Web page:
RENTON, WA—If you’ve spent time with Valley Medical Center CEO, Rich Roodman, you’ve heard his quip: “It’s better to be lucky than good, and I’ve been very lucky.” And for the past 30 years that good fortune has been a boon to the constituents of Public Hospital District No. 1 of King County, aka Valley Medical Center (VMC).
This month Roodman celebrates 30 years as the organization’s Chief Executive—the longest-tenured public hospital district CEO in the state of Washington. He may believe it’s luck that has been on his side for three decades, but when you read the long list of Roodman’s accomplishments that have benefitted not only the residents of the hospital district, but its staff and physicians as well, you realize that hard work likely had more to do with it than luck.
The cornerstone of Roodman’s legacy and one of his proudest accomplishments is the formation of a strategic alliance with UW Medicine. Enacted on July 1, 2011, VMC’s goal of the alliance is to further enhance VMC’s clinical sophistication and graduate medical education while obtaining significant cost savings to best position VMC for health care reform. To date the alliance has facilitated a new ER physician residency program, helped attract skilled subspecialists along with dozens of clinical and business integration accomplishments.
“The strategic alliance will benefit many, many people in our community for decades to come—and for that I am so grateful to have had a role in both its creation and implementation,” Roodman says. “We could not have grown Valley to a level that would attract UW Medicine without incredible people. I’ve always believed that happy staff result in satisfied patients and quality patient care, so having been ranked a “Best Place to Work” for more than 10 years has been extremely gratifying as well.”
VMC has been ranked locally, regionally and nationally as one of the Best Places to Work, both in, and outside of healthcare.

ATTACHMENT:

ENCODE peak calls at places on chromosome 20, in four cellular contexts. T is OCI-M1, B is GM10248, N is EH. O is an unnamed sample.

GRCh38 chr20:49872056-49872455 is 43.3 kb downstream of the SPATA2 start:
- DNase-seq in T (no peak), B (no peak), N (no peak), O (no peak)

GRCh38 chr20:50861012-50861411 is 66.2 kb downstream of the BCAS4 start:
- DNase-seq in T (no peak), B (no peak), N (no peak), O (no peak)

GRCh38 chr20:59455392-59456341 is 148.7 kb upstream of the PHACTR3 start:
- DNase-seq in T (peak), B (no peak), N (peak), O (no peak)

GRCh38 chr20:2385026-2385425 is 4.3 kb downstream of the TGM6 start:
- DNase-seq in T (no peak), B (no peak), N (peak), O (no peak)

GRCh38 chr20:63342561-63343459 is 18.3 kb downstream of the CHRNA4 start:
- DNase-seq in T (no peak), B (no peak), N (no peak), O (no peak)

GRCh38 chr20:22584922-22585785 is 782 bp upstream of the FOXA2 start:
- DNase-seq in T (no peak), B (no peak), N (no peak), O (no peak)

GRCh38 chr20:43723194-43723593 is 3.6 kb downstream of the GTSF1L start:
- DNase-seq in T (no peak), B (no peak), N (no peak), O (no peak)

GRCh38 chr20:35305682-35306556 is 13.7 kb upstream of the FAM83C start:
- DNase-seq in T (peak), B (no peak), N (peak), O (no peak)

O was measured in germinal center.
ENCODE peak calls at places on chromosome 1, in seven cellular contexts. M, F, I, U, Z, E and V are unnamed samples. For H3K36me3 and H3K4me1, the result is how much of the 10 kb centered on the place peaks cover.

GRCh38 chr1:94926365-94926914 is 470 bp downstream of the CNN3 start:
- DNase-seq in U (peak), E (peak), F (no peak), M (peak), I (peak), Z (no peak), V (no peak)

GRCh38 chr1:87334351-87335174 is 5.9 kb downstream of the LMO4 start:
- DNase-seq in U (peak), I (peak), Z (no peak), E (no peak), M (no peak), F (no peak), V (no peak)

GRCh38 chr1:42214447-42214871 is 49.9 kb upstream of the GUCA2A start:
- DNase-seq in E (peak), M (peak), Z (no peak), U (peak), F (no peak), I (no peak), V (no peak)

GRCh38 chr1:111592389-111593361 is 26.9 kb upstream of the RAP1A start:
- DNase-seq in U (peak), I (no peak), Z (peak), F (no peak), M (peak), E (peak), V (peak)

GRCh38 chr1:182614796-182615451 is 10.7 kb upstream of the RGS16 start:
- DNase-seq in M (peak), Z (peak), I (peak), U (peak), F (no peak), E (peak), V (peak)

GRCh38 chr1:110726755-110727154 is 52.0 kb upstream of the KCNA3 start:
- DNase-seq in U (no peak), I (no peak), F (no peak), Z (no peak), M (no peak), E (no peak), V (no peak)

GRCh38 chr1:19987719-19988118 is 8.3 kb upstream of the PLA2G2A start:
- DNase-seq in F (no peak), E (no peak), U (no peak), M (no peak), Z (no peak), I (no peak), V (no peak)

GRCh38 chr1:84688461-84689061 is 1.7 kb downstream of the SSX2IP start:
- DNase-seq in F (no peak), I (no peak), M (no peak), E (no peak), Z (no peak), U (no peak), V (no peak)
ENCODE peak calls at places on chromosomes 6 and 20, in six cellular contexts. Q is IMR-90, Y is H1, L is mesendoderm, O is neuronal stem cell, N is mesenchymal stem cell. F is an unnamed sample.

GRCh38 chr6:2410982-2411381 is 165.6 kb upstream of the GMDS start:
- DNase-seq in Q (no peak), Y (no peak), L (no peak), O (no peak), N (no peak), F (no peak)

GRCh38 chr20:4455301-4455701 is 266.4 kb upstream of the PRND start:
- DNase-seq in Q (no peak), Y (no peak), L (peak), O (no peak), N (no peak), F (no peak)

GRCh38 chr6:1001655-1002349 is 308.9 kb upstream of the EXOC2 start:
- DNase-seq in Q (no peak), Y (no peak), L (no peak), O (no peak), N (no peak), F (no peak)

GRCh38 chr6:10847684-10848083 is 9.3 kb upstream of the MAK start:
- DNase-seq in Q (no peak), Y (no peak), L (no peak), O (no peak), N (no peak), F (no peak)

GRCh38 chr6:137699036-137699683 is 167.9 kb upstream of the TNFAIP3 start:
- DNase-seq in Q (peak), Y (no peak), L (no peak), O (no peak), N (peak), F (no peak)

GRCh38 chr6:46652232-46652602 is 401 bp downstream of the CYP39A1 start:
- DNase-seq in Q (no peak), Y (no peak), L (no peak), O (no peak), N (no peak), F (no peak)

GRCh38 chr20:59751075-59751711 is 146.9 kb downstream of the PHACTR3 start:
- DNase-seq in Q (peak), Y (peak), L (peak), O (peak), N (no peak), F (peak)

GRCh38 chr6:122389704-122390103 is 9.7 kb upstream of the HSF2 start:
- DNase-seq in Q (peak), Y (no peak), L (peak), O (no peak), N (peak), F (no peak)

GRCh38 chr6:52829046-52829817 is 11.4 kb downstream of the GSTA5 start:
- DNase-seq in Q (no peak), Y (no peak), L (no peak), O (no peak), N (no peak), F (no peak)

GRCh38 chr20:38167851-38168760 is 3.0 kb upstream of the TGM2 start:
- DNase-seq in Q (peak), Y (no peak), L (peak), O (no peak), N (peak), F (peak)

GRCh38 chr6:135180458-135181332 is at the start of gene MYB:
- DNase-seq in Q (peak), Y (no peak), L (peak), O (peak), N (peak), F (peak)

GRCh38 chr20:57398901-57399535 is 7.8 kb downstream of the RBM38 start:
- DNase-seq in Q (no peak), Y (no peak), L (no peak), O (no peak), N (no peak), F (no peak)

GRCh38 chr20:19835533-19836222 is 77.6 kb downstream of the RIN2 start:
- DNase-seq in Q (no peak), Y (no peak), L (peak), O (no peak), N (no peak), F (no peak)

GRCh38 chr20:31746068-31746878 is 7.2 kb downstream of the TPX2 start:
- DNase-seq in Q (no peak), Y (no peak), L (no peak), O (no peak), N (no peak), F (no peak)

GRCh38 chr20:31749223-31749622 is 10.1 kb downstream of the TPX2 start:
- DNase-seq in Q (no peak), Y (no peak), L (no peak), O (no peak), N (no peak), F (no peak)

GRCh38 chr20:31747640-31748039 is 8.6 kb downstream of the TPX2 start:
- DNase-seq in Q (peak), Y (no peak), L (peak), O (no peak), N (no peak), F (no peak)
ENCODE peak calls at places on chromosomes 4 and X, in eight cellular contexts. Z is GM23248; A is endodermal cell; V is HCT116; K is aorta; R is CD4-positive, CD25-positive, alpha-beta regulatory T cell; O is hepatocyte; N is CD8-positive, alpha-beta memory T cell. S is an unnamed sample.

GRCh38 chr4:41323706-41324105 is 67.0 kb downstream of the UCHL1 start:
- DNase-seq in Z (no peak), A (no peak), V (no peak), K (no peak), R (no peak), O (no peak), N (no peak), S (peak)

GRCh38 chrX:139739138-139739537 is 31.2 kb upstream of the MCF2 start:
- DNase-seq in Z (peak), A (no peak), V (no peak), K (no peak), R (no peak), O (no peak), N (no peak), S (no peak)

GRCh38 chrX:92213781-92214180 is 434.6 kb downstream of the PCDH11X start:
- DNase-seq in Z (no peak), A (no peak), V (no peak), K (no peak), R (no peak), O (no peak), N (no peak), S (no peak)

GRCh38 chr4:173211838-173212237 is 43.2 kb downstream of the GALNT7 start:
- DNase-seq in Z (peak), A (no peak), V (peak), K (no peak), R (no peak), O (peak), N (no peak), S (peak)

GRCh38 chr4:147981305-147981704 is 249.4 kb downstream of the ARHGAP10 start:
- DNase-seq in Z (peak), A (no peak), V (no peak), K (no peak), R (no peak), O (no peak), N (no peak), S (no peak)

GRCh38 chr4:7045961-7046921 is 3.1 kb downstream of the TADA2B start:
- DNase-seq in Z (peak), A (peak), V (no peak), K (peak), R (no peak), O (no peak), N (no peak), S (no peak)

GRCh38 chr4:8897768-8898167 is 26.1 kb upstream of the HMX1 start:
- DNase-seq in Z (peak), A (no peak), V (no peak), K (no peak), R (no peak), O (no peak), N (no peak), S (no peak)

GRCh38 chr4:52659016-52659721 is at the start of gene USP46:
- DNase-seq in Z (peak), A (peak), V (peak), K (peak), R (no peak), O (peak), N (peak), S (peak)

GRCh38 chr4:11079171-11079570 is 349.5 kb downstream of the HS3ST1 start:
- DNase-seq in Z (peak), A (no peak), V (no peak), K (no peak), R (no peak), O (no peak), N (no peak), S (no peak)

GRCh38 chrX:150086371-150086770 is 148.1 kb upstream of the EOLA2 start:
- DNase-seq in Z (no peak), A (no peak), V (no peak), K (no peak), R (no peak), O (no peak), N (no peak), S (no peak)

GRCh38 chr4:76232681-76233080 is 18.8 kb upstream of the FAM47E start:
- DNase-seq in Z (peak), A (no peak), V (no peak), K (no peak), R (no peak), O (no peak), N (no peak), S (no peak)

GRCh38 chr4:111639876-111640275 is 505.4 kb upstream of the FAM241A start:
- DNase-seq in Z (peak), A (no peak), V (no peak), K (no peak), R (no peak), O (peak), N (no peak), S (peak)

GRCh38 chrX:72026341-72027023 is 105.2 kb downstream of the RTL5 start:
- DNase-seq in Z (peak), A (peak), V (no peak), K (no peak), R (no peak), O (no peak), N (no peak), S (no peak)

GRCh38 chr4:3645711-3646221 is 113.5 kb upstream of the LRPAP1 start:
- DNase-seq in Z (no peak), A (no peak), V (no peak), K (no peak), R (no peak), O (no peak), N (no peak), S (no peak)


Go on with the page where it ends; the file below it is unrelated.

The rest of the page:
Other milestones in Roodman’s career began in 1984 when VMC partnered with the UW School of Medicine to start the first primary care teaching and residency program at any suburban hospital in the Northwest. Huge growth on the VMC campus began with Roodman in the late 1980s and includes physician-owned and financed medical buildings, a comprehensive clinic network to facilitate access and the expansion of a Birth Center and Neonatal Intensive Care division to accommodate the nearly 5,000 babies born at VMC each year, VMC’s enhanced and expanded surgical suites that accommodate robotic and minimally invasive surgeries, the construction of one of the largest Emergency Department and Patient Towers on the West Coast, and most recently, the development and implementation of a $47 million electronic medical record system that will help to ensure patient safety and enhance quality. Within just the past few years more than 70 percent of the VMC campus is either new or renovated!
“I also need to stress that Valley Medical Center is an integral component of the communities it serves,” says Roodman. “Our partnerships with cities within our hospital district’s footprint, as well as the relationships with the local school district, technical college, first responders and business leaders have cultivated a culture of outreach for Valley. Through unique programs such as the Valley Dividend, and our affinity groups such as Golden Care and GLOW, we continue to extend our hand to the community and we stay connected.”
Over the years Roodman says his biggest challenge has been shrinking state and federal financial support for the Medicaid and Medicare populations which continue to grow at Valley while attempting to operate a first class health care oriented enterprise. VMC has played an increasingly vital role for local, vulnerable populations, and despite this challenge, has been able to maintain its solvency, an A- rating from Fitch, along with 11 straight years of audits by the State Auditor’s Office without one negative finding.